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Armistice Day 2014 - Parliament Buildings Wellington.

Posted 17/11/2014

The British Council and the Goethe-Institut, the cultural agencies of Britain and Germany, joined for a special evening at the Grand Hall at Parliament.  The main feature of the event was a theatre performance by the Voice Arts Trust titled “Women and WW1 – He Aha Te Utu – the true cost”.  I was very honoured for The Three Uncles to be invited by the British Council to be part of the evening.

After an hour or so of mingling and chatting with lots of interesting people it was time for some short speeches by the three hosts.  The British High Commissioner Mr Jonathan Sinclair spoke of the opportunity the centenary gives to bring us together more closely as modern partners and allies and to ensure that the lessons learnt – the need to resolve conflict and the debt we owe to those who sacrificed – will not be forgotten.  The German Ambassador Dr Anne-Marie Schleich spoke not only of the battlefield casualties but particularly mentioned the terrible price paid by those who lived in conditions of famine and fear. MP Hon Annette King reminded the audience that New Zealand had one of the highest casualty and death rates per capita of any country.  All three hosts spoke of the close and warm relationship the three countries enjoy.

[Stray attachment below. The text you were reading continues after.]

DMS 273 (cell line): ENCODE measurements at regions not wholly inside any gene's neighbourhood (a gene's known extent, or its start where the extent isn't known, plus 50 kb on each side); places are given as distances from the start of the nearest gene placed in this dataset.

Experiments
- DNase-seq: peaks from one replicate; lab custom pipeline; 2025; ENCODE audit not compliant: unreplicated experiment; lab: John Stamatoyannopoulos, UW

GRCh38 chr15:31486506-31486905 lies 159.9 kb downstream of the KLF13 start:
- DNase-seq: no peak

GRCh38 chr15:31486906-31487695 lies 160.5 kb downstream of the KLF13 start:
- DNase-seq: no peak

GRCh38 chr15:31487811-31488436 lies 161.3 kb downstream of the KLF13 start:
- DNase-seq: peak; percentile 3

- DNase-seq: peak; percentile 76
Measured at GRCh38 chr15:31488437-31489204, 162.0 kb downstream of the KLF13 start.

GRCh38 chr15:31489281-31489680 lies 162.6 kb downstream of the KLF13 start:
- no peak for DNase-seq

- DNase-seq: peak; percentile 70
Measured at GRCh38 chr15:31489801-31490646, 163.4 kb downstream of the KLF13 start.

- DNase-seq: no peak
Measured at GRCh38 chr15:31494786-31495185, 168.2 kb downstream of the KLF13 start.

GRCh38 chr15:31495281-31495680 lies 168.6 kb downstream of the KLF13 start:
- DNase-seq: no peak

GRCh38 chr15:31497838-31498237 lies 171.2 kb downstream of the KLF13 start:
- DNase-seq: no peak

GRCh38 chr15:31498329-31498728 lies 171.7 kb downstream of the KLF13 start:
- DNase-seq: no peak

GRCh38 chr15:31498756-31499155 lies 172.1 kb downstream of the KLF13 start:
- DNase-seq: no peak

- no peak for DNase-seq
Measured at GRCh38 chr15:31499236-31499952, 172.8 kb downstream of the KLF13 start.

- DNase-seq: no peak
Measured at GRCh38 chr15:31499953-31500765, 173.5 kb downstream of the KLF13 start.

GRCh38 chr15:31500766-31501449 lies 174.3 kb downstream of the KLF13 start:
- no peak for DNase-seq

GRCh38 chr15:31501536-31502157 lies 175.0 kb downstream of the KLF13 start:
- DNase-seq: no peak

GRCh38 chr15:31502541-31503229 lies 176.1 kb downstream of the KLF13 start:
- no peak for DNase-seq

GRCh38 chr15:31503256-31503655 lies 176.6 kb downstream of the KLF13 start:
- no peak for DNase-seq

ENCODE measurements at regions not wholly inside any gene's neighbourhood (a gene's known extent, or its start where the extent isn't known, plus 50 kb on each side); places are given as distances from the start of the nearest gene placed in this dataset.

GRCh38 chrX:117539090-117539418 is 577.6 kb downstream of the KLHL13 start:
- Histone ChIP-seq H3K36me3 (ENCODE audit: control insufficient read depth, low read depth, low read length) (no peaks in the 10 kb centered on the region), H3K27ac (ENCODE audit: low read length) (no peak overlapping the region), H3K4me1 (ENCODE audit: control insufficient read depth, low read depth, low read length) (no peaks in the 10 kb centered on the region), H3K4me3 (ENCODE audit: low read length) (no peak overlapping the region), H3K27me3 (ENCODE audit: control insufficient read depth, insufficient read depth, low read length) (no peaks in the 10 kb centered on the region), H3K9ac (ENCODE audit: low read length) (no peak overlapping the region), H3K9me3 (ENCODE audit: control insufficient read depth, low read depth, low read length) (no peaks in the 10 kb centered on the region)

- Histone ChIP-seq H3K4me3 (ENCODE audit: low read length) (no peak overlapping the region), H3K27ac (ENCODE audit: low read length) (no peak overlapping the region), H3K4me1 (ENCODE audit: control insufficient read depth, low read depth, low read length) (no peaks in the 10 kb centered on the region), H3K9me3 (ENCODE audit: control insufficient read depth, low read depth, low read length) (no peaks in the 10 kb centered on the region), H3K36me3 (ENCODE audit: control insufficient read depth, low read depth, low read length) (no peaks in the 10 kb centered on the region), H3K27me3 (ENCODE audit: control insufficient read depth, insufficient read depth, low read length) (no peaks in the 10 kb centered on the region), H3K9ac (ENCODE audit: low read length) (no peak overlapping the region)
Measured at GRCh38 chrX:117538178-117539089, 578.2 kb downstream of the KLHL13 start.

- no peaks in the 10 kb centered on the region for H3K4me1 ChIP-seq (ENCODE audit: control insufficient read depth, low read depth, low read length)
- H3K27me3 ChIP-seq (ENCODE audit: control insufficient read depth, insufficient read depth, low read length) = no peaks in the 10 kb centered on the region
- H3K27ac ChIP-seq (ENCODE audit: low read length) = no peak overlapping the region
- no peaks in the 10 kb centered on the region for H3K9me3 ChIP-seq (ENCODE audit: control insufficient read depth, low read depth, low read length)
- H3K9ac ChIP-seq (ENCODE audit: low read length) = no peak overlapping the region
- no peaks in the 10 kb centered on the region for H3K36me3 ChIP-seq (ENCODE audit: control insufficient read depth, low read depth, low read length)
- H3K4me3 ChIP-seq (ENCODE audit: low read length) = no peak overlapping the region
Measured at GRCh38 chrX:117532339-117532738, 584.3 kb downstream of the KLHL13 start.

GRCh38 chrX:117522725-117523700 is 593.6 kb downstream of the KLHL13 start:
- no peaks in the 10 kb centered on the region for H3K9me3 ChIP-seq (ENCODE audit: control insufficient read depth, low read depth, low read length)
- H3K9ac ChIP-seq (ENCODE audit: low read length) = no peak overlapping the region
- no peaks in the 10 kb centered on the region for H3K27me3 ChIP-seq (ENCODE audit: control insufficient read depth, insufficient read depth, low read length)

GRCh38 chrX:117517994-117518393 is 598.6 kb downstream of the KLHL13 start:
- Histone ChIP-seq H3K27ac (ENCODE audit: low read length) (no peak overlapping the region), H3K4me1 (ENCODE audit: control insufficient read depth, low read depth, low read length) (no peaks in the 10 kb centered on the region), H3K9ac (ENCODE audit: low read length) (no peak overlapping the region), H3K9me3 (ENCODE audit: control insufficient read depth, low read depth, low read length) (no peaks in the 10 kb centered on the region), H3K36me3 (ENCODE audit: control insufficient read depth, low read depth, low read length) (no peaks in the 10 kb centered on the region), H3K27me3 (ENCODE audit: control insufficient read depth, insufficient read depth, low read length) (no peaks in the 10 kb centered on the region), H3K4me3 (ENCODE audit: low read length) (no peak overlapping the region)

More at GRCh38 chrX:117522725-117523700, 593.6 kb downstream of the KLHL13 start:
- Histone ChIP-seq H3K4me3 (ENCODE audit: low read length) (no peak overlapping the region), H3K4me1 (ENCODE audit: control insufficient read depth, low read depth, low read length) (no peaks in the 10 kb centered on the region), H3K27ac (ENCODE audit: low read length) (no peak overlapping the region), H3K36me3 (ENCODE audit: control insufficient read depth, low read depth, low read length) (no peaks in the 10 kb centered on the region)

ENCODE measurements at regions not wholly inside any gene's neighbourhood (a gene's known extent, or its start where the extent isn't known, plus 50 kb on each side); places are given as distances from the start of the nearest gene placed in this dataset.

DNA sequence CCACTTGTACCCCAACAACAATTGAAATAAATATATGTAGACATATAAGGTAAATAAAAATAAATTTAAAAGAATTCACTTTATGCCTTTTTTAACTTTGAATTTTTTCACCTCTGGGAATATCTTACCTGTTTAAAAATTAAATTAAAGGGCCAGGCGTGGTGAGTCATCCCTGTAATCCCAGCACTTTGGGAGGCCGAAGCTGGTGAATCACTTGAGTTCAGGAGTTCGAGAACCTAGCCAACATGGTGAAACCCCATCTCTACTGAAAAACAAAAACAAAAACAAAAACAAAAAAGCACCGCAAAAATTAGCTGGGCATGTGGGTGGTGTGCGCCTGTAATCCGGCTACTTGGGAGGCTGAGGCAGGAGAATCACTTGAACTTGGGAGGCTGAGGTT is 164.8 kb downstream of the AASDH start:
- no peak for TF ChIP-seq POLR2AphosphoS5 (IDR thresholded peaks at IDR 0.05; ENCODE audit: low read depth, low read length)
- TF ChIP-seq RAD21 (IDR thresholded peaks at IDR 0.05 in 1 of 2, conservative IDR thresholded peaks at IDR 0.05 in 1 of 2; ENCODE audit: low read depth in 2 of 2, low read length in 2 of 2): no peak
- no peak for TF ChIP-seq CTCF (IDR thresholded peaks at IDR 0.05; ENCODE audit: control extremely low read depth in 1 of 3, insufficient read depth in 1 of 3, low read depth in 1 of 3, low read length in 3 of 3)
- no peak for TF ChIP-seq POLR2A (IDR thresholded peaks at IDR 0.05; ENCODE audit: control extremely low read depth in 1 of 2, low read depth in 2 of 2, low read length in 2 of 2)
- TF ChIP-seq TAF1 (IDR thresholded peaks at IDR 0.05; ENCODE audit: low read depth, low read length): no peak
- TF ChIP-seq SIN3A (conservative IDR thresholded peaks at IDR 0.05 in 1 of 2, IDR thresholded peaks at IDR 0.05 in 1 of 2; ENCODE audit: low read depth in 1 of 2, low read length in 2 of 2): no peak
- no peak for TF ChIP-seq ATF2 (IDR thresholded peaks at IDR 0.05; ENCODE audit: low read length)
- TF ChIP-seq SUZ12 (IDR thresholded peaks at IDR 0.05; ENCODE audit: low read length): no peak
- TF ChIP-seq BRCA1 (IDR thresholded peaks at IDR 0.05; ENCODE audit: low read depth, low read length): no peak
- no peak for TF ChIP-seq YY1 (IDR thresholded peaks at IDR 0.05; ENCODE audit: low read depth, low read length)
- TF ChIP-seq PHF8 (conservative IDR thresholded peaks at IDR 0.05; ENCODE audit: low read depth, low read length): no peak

Before it was my turn to speak, I wished that my Grandad, Michael Cole, was still alive because he spoke fluent German and he could have helped me with some phrases to say.  I had to settle for saying Guten Abend at the beginning and Danke Shoen at the end. I spoke of how war is a phenomenon that happens to families like the Cole family. I had also found out that in modern international peace processes women represent just 2.4% of the chief mediators. So I believe we have more work to do in that area.

Then it was time for the main feature of the evening.  The theatre performance by the women from the Voice Arts Trust was completely mesmerising.  I learned a lot from them during the performance and there were more than a few audience members reaching for their tissues.  A young man articulated to me afterwards, “They reached into my heart”.   The performance was followed by a Q&A session with many thoughtful questions asked. 

It was the first time that women’s role during WW1 had been the specific focus of Armistice Day parliamentary commemorations in New Zealand.  I was privileged to attend with my mother and my daughter, two of the most remarkable women I know. Voice Arts TrustVoice Arts Trust